6. Mustang, I would caution for extra scrutiny on looking at police line of duty death statistics. The most prominent website that memorializes every cop that dies in America and takes to the media with the grand total for shock value don't tell you most of they deaths are from heart disease and single vehicle auto accidents with them drunk behind the wheel. The #1 cause of deaths of cops in America is doughnuts and vodka.

      Delete
    7. Why not? Because police CONFRONT LAWBREAKERS, they don't solve their medical issues for them. Cooperation isn't in question.

      Delete
    8. So, "oops sorry we shot your dog and broke all your windows with tear gas grenades because your address kinda looks the same as our suspect's when your hungover" gets a pass?

      Delete
    9. With the way this
      pastry chomper is out of breath from rag-dolling a 73 year old woman with dementia, it's obvious the Loveland Police Department needs MRAPs and attack helicopters.

      RESPECT MUH AUTHORITAH!

      Delete
    10. Mistakes will be made, and they'll be reviewed. You can sue the city for property damage.

      I want the cops to be aggressive and dish out lots of wood shampoos. People need to know that when the cops arrive, they mean business, and the time for *ssholery is over. In the old days, the lictors would whip the sh*t out of everyone around. You don't f*ck with them. If your 'mental' and 'old' and you still f*ck with them, tough t*tties. Even the mental cases should know better.

      Delete
    11. Joseph de Maistre' St Petersburg dialogues...

      I am sure, gentlemen, that you are too accustomed to reflection not to have pondered often on the executioner. Who is then this inexplicable being who has preferred to all the pleasant, lucrative, honest, and even honorable jobs that present themselves in hundreds to human power and dexterity that of torturing and putting to death his fellow creatures? Are this head and this heart made like ours? Do they not hold something peculiar and foreign to our nature? For my own part, I do not doubt this. He is made like us externally; he is born like us but he is an extraordinary being, and for him to exist in the human family a particular decree, a FIAT of the creative power is necessary. He is a species to himself. Look at the place he holds in public opinion and see if you can understand how he can ignore or affront this opinion! Scarcely have the authorities fixed his dwelling-place, scarcely has he taken possession of it, than the other houses seem to shrink back until they no longer overlook his. In the midst of this solitude and this kind of vacuum that forms around him, he lives alone with his woman and his offspring who make the human voice known to him, for without them he would know only groans. A dismal signal is given; a minor judicial official comes to his house to warn him that he is needed; he leaves; he arrives at some public place packed with a dense and throbbing crowd. A poisoner, a parricide, or a blasphemer is thrown to him; he seizes him, he stretches him on the ground, he ties him to a horizontal cross, he raises it up: then a dreadful silence falls, and nothing can be heard except the crack of bones breaking under the crossbar and the howls of the victim. He unfastens him; he carries him to a wheel: the shattered limbs interweave with the spokes; the head falls; the hair stands on end, and the mouth, open like a furnace, gives out spasmodically only a few blood-spattered words calling for death to come. He is finished: his heart flutters, but it is with joy; he congratulates himself, he says sincerely, No one can break men on the wheel better than I. He steps down; he stretches out his blood-stained hand, and justice throws into it from a distance a few pieces of gold which he carries through a double row of men drawing back with horror. He sits down to a meal and eats; then to bed, where he sleeps. And next day, on waking, he thinks of anything other than what he did the day before. Is this a man? Yes: God receives him in his temples and permits him to pray. He is not a criminal, yet it is impossible to say, for example, that he is virtuous, that he is an honest man, that he is estimable, and so on. No moral praise can be appropriate for him, since this assumes relationships with men, and he has none.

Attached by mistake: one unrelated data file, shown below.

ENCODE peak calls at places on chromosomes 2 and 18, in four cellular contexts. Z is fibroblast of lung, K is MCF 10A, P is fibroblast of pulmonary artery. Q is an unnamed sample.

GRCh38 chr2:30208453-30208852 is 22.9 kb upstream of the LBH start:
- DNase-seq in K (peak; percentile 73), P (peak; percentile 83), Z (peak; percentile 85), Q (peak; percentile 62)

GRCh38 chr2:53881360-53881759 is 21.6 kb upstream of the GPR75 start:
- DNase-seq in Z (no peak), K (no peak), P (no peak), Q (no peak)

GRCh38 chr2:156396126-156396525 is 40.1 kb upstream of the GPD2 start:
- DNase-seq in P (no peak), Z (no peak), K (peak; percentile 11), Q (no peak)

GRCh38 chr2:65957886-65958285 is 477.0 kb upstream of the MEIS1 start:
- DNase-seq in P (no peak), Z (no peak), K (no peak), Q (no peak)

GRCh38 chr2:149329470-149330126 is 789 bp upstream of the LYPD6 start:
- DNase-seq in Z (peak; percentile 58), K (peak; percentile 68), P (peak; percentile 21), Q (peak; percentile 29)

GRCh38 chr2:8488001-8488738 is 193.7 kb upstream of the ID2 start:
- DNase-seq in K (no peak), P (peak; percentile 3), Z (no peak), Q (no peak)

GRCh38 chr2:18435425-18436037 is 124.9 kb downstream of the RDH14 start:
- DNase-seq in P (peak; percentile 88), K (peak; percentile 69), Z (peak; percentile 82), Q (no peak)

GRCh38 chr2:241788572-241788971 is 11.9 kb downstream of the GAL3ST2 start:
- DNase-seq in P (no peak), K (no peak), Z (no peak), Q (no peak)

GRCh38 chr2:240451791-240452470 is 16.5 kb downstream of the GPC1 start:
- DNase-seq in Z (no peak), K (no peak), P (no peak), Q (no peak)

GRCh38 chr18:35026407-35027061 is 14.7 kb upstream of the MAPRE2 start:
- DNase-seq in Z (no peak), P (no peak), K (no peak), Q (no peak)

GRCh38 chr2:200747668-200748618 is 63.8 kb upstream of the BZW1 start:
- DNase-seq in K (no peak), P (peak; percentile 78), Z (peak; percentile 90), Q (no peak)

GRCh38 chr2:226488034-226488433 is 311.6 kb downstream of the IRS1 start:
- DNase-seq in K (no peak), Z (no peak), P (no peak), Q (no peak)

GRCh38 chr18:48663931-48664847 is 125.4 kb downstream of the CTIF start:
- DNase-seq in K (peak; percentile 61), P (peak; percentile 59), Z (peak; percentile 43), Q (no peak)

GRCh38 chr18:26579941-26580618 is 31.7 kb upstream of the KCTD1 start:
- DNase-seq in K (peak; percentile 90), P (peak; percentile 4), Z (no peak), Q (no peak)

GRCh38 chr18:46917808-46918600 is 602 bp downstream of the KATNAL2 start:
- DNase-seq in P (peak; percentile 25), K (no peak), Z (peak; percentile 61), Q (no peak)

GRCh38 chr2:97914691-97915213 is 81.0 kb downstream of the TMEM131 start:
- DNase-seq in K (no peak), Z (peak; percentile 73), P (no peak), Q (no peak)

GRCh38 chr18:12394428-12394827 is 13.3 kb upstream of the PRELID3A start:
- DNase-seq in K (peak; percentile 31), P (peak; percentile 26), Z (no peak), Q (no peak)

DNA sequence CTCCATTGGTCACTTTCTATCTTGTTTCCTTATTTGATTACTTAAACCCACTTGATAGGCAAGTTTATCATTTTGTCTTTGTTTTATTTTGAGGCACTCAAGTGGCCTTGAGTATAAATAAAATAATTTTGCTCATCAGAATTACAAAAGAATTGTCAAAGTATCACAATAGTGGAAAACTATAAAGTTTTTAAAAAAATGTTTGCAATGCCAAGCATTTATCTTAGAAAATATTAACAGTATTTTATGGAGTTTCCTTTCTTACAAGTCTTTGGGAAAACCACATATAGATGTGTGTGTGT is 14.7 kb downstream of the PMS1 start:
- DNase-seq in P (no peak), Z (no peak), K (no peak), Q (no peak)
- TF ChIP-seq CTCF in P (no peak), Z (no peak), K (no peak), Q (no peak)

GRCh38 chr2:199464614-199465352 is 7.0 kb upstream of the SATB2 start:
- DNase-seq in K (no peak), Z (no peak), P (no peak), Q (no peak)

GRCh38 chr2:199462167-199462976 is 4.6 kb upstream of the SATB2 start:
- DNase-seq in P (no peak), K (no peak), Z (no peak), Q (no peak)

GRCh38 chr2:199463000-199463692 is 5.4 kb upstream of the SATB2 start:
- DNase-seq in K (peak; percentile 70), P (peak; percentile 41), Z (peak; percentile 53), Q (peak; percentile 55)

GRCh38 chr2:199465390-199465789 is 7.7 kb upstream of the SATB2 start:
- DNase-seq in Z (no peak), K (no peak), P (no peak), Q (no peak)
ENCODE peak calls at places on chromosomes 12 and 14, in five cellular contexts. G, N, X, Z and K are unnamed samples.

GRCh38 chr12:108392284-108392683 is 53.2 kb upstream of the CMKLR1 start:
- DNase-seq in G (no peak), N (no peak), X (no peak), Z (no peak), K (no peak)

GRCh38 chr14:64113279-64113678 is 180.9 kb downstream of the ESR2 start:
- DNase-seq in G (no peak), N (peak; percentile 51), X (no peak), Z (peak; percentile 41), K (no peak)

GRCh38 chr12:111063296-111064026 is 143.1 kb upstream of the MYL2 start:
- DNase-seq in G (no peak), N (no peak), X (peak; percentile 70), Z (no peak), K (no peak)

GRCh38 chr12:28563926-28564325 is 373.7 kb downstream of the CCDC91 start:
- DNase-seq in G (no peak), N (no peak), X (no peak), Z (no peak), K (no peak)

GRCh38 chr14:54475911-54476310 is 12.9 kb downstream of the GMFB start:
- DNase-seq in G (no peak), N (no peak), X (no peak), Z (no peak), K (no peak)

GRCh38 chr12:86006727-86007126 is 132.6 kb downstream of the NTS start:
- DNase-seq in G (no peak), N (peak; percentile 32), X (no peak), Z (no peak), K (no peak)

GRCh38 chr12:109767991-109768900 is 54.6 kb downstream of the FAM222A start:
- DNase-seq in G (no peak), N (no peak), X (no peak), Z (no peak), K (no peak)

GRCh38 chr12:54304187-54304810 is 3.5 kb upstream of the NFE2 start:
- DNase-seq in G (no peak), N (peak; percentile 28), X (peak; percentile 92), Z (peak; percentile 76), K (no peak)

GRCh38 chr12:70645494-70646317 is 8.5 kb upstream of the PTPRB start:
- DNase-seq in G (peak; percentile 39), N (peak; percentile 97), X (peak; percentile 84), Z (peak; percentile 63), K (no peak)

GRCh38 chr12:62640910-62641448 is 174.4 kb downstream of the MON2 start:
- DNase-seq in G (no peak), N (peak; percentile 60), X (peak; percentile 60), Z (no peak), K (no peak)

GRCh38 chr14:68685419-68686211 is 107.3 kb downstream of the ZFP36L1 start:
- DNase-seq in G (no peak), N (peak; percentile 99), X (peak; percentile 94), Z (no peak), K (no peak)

And yet all grandeur, all power, all subordination rests on the executioner: he is the horror and the bond of human association. Remove this incomprehensible agent from the world, and at that very moment order gives way to chaos, thrones topple, and society disappears. God, who is the author of sovereignty, is the author also of chastisement: he has built our world on these two poles; for Jehovah is the master of the two poles, and on these he makes the world turn.[1 Samuel 2:8.]